Open and Oosed I am the Obliterator. Think and feel so much, -That to express It is almost too sorrowful a door to open and close again. Reader!, I wish I could have come to you during your day (or overtake you in the binding freedom of your mind's sleep, at night) and yank you aside to a comer of the room (filled with just Only-ness). And you would follow me with the dreaded excitement of one who finds, with a forgotten shock, that he is obeying the will of a complete stranger. In that unspoken place-(so impossible that by the time you stop crying trying to recall it, --your face is not your own, and all you know is the wetness), -Then a heart would scream to you what cannot ever be whispered here. --ROBERT DIXON Train The pistons of the train move up and down, each end moves up and down, and I know that isn't accurate but that's how they go, and the whole thing makes circles and the circles overlap and the train moves forward; and the train's symbolic of very many things only you1reneverreallyvery sure what, and it moves very fast and ithasredstripesonthe side. When my brother was three he was planning to be a train engineer, and we used to sit out on the cwb and we could see thetrainsgoillgpast about two and a half blocks away; They were slow and we could coUDt the cars and the road was warm sticky tar; the sky was blue and the maple tree in the fall used tohaveleaves. Once I foWld one that was green except for a thin edge of yellow; and I thought there were alotofthem like that (I remember there having been a lot) but afterwards I could never find any. Maybe that's the way everything is maybe you just _can't--that there are a lot of things but then you go back to look for them only there weren 1t ever any you just imagined them in the first place. I think elves are folded and they have comers like popcorn and that's how they b01mce, laughing; but t?e on State street aren't at all like that; they're like hideous people and they're laughing, but it's not a glad laughter; it's sort of an okay, one two three everybody smile, that kind of a laugh; only the real elves don't need to make any noise at all because every motion is laughing and all the foldedness is laughing and all the messages are laughing, and folded; and I think perhaps sometimes that is the way everything is, only libraries aren't very much like that, libraries are maybe a library, if you consider all the information in all the books, and also all the arrangement, and also all the people who are in the li-Is It the Darl{? OR DO TIIEY WANT IT THAT WAY? At fall of night they all turn into rock. Each one becomes a separate creature-thing. The only thing in common is the Night, Which breaks their bond, their Singleness of Being. Each one erects a wall of silent dark. He shadows through the niszht, he makes no sound. He causes no one pain, and none hurt him, For no one dares approach a thing that's cold. If somewhere breathes an isle of warmth and light, A place with voices, where there might be joy, Be not deceived. It merely is a trick, An artificial television-sun. The shapes you see together are alone. At fall of night they all tum into stone. --ANONYMOUS Photograph by Owen Holder Photograph by John Lowe brary and where they came from, maybe a library is as complex as a blade of grass. That's all now everything is just smooth and black like the inside of someone1smouth that's been closed for very long; like the inside of someone's mind that's been closed for a very long time. lfthere's anything else, it isn't there; and I used to thinkthatyoumightbe able to forget all of your body, just sort of very slowly forget your first little finger then each one of the fingers in succession then very slowly up your arm, and then you could do the same thingwithyourlegs and then your stomach and everything until finally there wouldn't be anything left but your mind. You wouldn't see or hear. Everything would be all dark and you wouldn't have anything but what's inside of you and I thought I would pl'9bably get bored after a very short time and I was very frightened about not being able to get back ODC6 you escaped. It would be very strange because you wouldn't know you had a body at all and you would think you were totally independent of bodies and everything else; until something happened to your body and you stopped like someone scooping out your brains and I think I would like to know about it if I was about to stop although I don't really know why. QUit. --ANONYMOUS Book Review According to Hoyle The Black Cloud (Harper and Row) is Fred Hoyle's first venture mto science fiction and bears the definite mark of a scientist at work. A very dense galactic cloud is approaching the solar system and Is expected to the and the sun for an Wlknown length of tlme. This will produce a disaster of tmthinkable proportions as the sun's light is cut off from the earth. The story centers aroWld a group of scientists: English American, and one Russian who are drafted into emergency project rather like that at Los Alamos diD' ingthe war. As the cloud is rapidly approaching the earth they attempt to determine its course and discover that every assumption they make about its future behaviorturnsoutto be wrong. This leads to the eventualdiscoverythatthe cloud contains a life form of superhuman intelligence that occasionally must stop at stars to "refuel" itself, and in this case has chosen the sun. The scientists manage to communicate with "the beast" (or "the bastard" as Alexandrov insists on calling it) and when the cloud learns that there is life on a planet (which it considers a very unusual development) it becomes more considerate of humanity's survival. The cloud eventually decides to depart for reasons which constitute the climix of the story, and leaves the recalcitrant group of scientists to deal with their respective governments. One of the most fascinating things about the book is its use of scientific language and thought. It's a sort of intellectual science fiction, with no mention of those horrors of the type, tile "bug eyed monsters. 11 The reader follows logical arguments and stumbles through various equations, all of which add to the plausibility of the story. As the author says in the preface, "there is little here that could not concievably happen. 11 The characters are well drawn, even though 'some seem to be definite stereotypes of scientists of certain nationalities. And the satire is wonderful. The interference of government agencies with scientific work is abruptly dealt with by the scientists. They establish their own little estate in northern England, protected for security reasons by the nonadmittance of anyone, including the Prime Minister and the PresideDI:. All in all, the book is an excellent example of sci ence fiction at its best, presenting not only a thrilling story but SOWld logic as well. IDteresting ideas, such as an electrical theory of ESP and the possibil ityoflifebasedonasystem like the one used in computertheory arepresemed. The Black Cloud manages to move outside the slightly debased genre of science fiction and become a fascinating and readable novel in itself. --I.F.E W ALUNGFORD words when words are as smooth as skates on new ice or quicksilver on glass, my sun's in the groove and slides through my sky as straight as a guess--when tension of lines is strung steel wire of need-knotted claws, my stretched comets rWl in nerve-quivering fire as taut as a know. --WilliAM HEDRINGTON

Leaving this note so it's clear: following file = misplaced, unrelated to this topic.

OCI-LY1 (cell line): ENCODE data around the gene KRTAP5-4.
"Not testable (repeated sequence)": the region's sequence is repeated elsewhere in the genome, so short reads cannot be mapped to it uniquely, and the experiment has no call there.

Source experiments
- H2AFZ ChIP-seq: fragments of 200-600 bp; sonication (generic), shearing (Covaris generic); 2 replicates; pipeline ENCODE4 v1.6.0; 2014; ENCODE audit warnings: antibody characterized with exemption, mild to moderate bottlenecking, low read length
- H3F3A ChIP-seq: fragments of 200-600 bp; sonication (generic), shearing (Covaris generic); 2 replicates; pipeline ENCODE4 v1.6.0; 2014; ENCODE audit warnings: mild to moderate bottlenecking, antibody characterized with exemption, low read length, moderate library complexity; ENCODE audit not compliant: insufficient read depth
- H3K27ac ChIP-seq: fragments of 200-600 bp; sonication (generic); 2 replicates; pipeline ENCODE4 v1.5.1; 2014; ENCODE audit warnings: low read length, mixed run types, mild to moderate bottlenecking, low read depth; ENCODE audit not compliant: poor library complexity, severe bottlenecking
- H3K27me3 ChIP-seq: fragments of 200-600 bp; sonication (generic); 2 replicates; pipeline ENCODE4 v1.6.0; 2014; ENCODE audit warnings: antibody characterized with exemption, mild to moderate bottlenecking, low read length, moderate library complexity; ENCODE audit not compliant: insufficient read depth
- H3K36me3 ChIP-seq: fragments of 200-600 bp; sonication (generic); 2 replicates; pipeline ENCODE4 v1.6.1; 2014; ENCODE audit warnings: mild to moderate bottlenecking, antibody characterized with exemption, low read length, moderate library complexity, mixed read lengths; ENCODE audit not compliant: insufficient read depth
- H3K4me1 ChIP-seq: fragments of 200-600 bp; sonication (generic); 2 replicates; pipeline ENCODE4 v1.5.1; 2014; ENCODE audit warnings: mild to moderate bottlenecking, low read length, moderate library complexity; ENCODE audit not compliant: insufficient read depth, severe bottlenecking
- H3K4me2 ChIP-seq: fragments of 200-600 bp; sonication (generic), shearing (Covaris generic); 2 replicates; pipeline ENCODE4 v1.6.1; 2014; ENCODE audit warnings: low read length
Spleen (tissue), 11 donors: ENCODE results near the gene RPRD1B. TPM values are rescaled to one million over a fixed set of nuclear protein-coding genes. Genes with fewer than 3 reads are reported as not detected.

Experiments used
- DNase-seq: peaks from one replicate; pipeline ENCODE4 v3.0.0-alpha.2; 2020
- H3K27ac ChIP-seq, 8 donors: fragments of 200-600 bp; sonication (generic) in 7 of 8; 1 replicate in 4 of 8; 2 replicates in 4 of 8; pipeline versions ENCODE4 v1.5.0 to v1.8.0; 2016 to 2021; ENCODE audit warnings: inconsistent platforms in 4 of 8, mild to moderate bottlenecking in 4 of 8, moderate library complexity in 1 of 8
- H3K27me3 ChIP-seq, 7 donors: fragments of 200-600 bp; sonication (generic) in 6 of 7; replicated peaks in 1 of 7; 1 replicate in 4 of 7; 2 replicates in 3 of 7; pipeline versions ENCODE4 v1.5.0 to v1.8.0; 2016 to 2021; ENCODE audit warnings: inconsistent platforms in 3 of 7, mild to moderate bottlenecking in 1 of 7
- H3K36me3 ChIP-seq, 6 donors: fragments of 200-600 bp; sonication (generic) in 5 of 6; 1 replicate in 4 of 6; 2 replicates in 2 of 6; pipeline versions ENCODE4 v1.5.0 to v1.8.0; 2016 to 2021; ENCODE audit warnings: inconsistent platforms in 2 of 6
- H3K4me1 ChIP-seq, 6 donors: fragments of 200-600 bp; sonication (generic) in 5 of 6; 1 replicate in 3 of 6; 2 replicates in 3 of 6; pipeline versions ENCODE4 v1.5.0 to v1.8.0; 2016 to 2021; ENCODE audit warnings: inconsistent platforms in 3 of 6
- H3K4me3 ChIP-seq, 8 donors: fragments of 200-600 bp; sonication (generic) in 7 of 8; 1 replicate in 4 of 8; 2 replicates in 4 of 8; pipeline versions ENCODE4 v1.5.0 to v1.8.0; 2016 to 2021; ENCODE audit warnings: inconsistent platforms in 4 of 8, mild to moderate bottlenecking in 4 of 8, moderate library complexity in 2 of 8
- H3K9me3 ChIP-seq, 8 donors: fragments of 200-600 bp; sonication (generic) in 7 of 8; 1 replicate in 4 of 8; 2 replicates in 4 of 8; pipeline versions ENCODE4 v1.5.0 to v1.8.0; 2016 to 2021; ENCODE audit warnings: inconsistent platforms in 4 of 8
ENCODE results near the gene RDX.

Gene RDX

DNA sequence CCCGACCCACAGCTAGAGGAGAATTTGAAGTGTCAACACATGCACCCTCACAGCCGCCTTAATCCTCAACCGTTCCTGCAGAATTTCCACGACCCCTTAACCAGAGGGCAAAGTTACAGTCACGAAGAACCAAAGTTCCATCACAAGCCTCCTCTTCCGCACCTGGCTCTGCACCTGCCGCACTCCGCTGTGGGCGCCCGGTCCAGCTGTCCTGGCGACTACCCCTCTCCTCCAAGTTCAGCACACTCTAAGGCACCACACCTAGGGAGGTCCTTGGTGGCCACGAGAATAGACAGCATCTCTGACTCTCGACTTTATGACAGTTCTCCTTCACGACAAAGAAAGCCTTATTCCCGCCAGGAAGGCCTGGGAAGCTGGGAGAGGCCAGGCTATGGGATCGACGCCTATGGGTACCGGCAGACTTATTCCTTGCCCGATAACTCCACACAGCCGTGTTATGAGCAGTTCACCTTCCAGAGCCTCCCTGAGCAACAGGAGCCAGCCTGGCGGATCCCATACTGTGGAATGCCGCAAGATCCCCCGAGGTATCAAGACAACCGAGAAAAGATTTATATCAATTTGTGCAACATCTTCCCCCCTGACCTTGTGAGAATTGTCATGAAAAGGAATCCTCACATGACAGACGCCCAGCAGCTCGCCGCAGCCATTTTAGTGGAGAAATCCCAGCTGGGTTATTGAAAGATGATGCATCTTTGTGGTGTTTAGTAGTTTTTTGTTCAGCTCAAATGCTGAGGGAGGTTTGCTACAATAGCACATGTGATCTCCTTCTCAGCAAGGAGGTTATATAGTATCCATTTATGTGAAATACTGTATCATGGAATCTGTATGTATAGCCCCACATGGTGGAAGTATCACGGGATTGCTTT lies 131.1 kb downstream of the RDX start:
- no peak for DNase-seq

, Seven In dawn's first-laugh fireburst, When Logic slips in dewy grass And strains his knees a skipping green, My number is seven in a new breeze, My mind is soda-pop bubbles, My body a plastic delight. A supercharged seven of hearts throatpurrs My motorcycle along the walks, Snarls it down the steepest hill, And sun-shout days clatter by, A picket run a picket fence That runs a million miles--Until he stauds erect, and stiffly Brushes nonsense from his clothes. --WilliAM HEDRINGTON Poor Little Ant, He's Dead Ioncetriedtodrown a beetle at the beach. He was longer than a man's thumb, shiny black. I carried him on apaperice cream plate, anyway i was afraid. I dug my hole near the water's edge where water seeped into it through the sand. I knocked the bug in, and held him underneath the surface with the paper plate. A moment later i lifted off the plate expecting to find death and saw him thrashing violently at the walls. The hole was filling up with sand, so i took him out and dug it again. I pushed him under again using the outside of the plate to be sure there would be no trapped air. I could think of nootherreasonobeying natural order why he was still alive after that first drowning. Although i didbave an idea that i was getting a supematttral warning. After a few seconds i took away the plate and saw him struggling. Suddenly it came into my head that thebeetlehadheld his breath. He was like a brother to me, and to everyone. I thought i had come to a turning point in my life. While i held him under the next time i held my breath for about long as i could, then counted to seventy before i lifted the plate. --DAVID ROGG Photograph by Owen Holder Photograph by John Lowe Window The toy in the overhead sky dropped a drawer-full of ten-years-ago airplane rumble into my room tonight. When my own animal-full-filled gallery around of room things applauded to me with chords vibrated by the loud lover over the house-top, I bowed from my stage within their wonder-cage, And being alone in the zoo, I laughed because I didn't have to decide to look out and up tl1rough the window. --But I did not see the plane trace, moon-level in the dark; I saw a boy in the glass, with his eyes wide open Instead. --ROBERT DIXON the excuse enquire oi the former age if you would know of us. are we not of yesterday? and-shadows born of shadows past-have we substance of our own? we sit, darkly, in the fading light that first touched those from whom we come. --MARY LOU PHILLIPS